In sum, there are facts of record which would amply support findings which would in turn support a conclusion that liability for the cost of repairing the embankment and the railway bridge lay upon the Commonwealth for its failure to allow wasting of wet materials which everyone agrees caused the injuries at issue. Unfortunately, however, the Board of Claims made no findings on this issue. The Board's only references to the issue of the failed embankment appears as "it is the opinion of this Board that some of the arguments presented by the Plaintiff are valid" and at another place "the Plaintiff does have a justifiable claim for the cost of the labor, equipment and pipe and slag used in reconstructing the bank." Not being the factfinder, we may not speculate as to what evidence the Board considered compelled these beliefs; and we are required to reverse and remand the record for findings and decision based thereon.
Force account work is work additional to that called for by the contract, ordered to be done by the Department of Transportation and agreed to be paid for on a time and material basis. The Board of Claims found that the repairs to the railway bridge were done by Lastooka as a force account item. It is true that Lastooka billed the Department of Transportation as if the work were done on force account but we find no evidence in the record that the Department of Transportation
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ordered the work done as a force account item. In fact the Department of Transportation asserted that the movement of the railway bridge was from the same cause as the failure of the embankment and was Lastooka's responsibility to repair at his expense both under the facts and by reason of another exculpatory clause to be found in Form 408 at Section 206.3(f). Since the evidence is to the effect that the failure of the embankment caused the movement of the bridge, the liability for the cost of repairing the bridge similarly would lay with the party found to have been responsible for placing the wet material in the embankment, which everyone agrees caused its failure. This issue must also go back to the Board for findings and disposition based thereon.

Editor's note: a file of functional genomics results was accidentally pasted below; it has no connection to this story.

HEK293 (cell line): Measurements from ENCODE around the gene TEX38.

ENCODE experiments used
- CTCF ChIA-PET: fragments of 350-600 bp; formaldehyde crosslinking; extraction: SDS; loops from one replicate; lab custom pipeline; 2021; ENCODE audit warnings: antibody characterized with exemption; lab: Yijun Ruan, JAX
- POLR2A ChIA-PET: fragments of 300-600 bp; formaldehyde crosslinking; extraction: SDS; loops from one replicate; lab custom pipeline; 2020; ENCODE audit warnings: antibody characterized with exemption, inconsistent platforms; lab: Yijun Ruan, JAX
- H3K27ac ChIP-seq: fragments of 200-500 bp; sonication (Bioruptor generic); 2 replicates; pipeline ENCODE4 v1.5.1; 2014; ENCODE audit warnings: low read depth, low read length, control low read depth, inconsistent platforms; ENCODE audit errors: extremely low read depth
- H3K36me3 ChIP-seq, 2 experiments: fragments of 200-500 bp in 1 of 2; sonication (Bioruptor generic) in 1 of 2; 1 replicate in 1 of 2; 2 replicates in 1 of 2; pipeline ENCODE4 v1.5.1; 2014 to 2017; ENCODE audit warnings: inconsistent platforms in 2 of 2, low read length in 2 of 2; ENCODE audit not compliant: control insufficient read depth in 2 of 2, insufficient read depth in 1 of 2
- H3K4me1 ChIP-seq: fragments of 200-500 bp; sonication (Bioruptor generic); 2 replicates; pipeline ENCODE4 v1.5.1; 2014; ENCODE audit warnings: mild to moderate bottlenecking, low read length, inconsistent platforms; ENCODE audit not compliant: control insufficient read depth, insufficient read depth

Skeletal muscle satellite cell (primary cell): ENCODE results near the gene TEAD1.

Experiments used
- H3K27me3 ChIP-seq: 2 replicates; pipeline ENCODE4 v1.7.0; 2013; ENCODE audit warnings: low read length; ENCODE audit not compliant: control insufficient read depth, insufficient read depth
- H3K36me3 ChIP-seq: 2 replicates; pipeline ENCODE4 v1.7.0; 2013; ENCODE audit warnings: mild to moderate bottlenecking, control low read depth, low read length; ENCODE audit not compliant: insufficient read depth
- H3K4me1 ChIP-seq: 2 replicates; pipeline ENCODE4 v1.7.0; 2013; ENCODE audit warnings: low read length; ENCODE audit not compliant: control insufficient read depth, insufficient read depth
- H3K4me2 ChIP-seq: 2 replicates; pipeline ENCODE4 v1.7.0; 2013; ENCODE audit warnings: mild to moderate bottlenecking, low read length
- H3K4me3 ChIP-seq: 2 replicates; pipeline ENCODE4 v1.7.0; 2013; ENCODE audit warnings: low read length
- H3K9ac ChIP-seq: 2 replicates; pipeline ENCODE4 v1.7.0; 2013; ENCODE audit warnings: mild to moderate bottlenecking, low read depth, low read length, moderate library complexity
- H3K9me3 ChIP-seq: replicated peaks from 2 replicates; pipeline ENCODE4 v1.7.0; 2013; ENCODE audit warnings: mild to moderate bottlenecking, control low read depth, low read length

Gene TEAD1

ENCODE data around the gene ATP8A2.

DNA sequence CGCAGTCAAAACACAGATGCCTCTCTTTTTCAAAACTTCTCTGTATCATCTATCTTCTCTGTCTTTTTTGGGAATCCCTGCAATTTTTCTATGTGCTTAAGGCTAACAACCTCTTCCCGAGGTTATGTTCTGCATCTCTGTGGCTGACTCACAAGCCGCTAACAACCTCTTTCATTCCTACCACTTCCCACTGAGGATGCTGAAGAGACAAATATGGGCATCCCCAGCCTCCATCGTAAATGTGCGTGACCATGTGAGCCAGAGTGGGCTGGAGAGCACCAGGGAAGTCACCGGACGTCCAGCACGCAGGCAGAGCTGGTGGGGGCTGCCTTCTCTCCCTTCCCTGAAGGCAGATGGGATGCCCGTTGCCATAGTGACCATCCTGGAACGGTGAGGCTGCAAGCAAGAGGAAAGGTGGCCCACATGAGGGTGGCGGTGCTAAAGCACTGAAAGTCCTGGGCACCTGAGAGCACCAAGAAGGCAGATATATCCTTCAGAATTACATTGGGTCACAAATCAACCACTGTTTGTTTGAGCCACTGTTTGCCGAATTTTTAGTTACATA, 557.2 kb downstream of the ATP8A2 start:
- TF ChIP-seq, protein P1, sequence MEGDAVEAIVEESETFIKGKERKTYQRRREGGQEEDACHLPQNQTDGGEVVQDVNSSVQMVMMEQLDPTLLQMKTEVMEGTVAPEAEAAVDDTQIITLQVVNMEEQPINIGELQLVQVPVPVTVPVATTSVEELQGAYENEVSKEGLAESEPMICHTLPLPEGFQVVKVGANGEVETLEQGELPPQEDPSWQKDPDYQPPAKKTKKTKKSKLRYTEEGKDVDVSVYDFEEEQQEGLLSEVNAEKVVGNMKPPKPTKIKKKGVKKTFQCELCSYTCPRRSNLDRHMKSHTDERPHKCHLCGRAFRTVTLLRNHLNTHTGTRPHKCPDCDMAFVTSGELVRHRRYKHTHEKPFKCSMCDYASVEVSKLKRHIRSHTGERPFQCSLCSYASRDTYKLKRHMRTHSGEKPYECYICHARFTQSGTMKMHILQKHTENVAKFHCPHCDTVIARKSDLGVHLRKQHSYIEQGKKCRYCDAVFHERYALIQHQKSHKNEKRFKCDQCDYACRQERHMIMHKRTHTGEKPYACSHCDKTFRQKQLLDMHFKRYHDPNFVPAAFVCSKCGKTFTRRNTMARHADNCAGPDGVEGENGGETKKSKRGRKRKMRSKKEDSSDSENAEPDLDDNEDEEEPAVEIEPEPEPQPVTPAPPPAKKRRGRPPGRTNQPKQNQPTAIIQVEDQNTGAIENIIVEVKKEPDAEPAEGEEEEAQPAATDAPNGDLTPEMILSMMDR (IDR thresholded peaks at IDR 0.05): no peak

Finally, we will affirm the Board of Claims' judgment for $10,390.80 representing additional borrow occasioned by the small amount of waste ordered by the Project Supervisor, which seems to have consisted mainly of limestone boulders too large to use. There is evidence in the record supporting the Board of Claims' finding that a total of about 8,500 cubic yards of additional borrow should be paid by the Department of Transportation consisting of testimony that the Project Supervisor did allow waste of the large boulders just mentioned. The Board disallowed Lastooka's claim for an additional 19,456 cubic yards of borrow represented by waste deposited on the so-called Summy Waste Area as being the replacement of suitable material improvidently wasted by Lastooka. Since Lastooka has not appealed, this determination may not be disturbed.
In summary, we reverse the Board's judgments in favor of Lastooka in the amounts respectively, of $87,916.84 for repair of the embankment and $8,634.41 for repair of the railway bridge; and we remand the record for findings of fact and disposition of Lastooka's
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claims with respect to these items; but we affirm the Board of Claims' judgment in the amount of $10,390.80 representing additional borrow.
And Now, this 29th day of May, 1981, we reverse the judgments of the Board of Claims in favor of John Lastooka, trading as Ram Construction Company, in the amount of $96,551.25 for repair of an embankment and railway bridge and we remand the record for findings of fact and disposition of these items of claims; we affirm the Board of Claims judgment in favor of John Lastooka, trading as Ram Construction Company, in the amount of $10,390.80 for additional borrow.
Affirmed in part and reversed in part. Case remanded.